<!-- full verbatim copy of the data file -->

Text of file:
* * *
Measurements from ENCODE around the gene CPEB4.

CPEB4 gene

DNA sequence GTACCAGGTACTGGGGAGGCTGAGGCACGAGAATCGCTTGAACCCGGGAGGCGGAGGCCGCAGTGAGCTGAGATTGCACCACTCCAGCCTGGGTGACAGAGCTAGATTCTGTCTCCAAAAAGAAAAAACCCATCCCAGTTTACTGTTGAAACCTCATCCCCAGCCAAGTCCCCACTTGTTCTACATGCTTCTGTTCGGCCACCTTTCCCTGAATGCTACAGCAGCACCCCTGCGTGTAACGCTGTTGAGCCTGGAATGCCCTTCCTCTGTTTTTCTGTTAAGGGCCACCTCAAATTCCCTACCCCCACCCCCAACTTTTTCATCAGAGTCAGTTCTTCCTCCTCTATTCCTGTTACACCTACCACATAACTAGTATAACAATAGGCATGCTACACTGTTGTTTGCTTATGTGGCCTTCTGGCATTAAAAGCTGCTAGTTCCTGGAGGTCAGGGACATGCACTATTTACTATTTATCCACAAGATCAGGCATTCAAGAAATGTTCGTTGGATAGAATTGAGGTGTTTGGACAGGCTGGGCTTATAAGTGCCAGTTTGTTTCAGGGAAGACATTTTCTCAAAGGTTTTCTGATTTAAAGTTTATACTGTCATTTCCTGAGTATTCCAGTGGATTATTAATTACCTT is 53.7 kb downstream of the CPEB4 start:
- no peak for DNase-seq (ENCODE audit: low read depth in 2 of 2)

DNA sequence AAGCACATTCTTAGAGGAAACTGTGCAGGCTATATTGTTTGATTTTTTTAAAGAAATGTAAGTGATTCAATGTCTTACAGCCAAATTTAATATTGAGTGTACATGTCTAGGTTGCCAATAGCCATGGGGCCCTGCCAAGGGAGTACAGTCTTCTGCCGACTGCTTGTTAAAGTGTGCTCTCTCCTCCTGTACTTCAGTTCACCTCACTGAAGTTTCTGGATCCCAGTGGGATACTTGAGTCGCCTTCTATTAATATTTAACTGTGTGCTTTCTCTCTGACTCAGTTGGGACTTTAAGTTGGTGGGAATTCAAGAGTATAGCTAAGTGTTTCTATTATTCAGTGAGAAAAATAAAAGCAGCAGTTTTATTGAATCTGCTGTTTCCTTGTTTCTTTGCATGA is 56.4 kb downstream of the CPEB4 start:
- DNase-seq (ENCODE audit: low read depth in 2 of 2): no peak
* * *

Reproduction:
Measurements from ENCODE around the gene CPEB4.

CPEB4 gene

DNA sequence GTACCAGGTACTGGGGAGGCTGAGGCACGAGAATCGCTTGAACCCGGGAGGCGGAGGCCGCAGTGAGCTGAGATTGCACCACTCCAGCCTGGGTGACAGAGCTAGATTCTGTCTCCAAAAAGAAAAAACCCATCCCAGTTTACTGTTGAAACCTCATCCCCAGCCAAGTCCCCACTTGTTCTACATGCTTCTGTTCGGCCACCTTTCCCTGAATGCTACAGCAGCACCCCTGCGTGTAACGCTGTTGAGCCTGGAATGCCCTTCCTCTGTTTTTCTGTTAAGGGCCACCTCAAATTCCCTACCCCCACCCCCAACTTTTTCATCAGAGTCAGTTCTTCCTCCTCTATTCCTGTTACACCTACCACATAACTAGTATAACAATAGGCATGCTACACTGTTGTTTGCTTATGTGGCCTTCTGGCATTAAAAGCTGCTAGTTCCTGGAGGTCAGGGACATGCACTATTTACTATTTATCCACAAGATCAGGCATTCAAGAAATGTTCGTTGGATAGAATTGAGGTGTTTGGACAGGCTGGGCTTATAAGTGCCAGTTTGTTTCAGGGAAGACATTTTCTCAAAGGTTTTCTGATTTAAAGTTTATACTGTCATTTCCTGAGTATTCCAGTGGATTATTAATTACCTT is 53.7 kb downstream of the CPEB4 start:
- no peak for DNase-seq (ENCODE audit: low read depth in 2 of 2)

DNA sequence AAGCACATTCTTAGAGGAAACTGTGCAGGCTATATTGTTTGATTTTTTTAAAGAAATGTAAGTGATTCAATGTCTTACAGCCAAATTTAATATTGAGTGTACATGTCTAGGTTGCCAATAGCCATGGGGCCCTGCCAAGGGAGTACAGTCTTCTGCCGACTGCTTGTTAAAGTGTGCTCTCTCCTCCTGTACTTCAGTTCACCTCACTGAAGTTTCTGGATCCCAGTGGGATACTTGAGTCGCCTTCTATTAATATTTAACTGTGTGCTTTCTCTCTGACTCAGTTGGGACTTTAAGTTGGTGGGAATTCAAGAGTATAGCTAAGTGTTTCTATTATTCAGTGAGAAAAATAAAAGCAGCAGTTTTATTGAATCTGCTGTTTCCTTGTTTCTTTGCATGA is 56.4 kb downstream of the CPEB4 start:
- DNase-seq (ENCODE audit: low read depth in 2 of 2): no peak